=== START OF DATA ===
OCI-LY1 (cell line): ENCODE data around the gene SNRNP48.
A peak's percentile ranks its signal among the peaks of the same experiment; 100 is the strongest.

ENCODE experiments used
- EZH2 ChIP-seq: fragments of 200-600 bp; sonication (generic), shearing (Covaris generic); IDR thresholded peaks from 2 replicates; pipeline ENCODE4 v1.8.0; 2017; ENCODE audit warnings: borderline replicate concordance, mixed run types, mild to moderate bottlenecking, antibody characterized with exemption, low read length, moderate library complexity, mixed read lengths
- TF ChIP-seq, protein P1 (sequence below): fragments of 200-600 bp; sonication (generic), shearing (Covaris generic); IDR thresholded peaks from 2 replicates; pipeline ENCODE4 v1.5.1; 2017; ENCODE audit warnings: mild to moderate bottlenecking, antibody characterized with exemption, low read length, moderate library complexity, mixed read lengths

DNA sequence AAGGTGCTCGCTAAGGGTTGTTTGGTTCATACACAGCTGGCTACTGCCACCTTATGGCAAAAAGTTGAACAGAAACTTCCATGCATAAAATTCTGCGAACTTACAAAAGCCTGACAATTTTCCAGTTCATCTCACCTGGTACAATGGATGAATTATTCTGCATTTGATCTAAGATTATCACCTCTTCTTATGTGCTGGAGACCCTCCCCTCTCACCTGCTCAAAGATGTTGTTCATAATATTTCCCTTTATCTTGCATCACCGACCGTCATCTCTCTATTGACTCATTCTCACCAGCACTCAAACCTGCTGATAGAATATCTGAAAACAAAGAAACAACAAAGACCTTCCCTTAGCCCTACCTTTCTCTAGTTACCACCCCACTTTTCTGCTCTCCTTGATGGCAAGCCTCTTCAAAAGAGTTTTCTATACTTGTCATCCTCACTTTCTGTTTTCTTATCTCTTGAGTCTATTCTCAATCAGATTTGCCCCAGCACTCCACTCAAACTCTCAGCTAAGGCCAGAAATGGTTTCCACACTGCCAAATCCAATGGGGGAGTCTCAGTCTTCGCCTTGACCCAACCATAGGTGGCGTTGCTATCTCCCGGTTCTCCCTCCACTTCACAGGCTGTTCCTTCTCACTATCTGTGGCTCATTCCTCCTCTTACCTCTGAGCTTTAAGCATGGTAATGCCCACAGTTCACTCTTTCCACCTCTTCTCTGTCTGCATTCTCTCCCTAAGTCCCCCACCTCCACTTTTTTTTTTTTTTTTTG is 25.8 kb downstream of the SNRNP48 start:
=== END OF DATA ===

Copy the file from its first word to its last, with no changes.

OCI-LY1 (cell line): ENCODE data around the gene SNRNP48.
A peak's percentile ranks its signal among the peaks of the same experiment; 100 is the strongest.

ENCODE experiments used
- EZH2 ChIP-seq: fragments of 200-600 bp; sonication (generic), shearing (Covaris generic); IDR thresholded peaks from 2 replicates; pipeline ENCODE4 v1.8.0; 2017; ENCODE audit warnings: borderline replicate concordance, mixed run types, mild to moderate bottlenecking, antibody characterized with exemption, low read length, moderate library complexity, mixed read lengths
- TF ChIP-seq, protein P1 (sequence below): fragments of 200-600 bp; sonication (generic), shearing (Covaris generic); IDR thresholded peaks from 2 replicates; pipeline ENCODE4 v1.5.1; 2017; ENCODE audit warnings: mild to moderate bottlenecking, antibody characterized with exemption, low read length, moderate library complexity, mixed read lengths

DNA sequence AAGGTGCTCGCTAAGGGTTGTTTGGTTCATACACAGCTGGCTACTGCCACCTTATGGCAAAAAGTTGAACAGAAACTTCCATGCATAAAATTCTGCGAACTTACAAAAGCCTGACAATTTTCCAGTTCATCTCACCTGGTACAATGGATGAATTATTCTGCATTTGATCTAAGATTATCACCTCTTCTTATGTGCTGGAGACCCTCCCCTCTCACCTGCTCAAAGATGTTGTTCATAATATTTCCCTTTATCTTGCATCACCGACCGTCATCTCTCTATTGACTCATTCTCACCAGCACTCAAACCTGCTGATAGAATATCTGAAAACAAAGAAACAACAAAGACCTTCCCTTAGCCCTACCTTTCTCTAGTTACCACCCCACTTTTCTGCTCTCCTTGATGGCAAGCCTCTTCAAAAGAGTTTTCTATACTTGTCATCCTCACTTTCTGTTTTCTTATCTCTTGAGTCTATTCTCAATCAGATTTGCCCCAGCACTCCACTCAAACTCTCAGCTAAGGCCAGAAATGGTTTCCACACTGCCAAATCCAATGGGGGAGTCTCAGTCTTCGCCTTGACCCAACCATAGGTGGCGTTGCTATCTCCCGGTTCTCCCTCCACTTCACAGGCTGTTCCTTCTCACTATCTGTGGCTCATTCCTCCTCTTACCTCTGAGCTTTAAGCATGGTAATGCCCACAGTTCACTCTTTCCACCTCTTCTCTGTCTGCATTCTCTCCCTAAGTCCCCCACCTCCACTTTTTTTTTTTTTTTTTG is 25.8 kb downstream of the SNRNP48 start: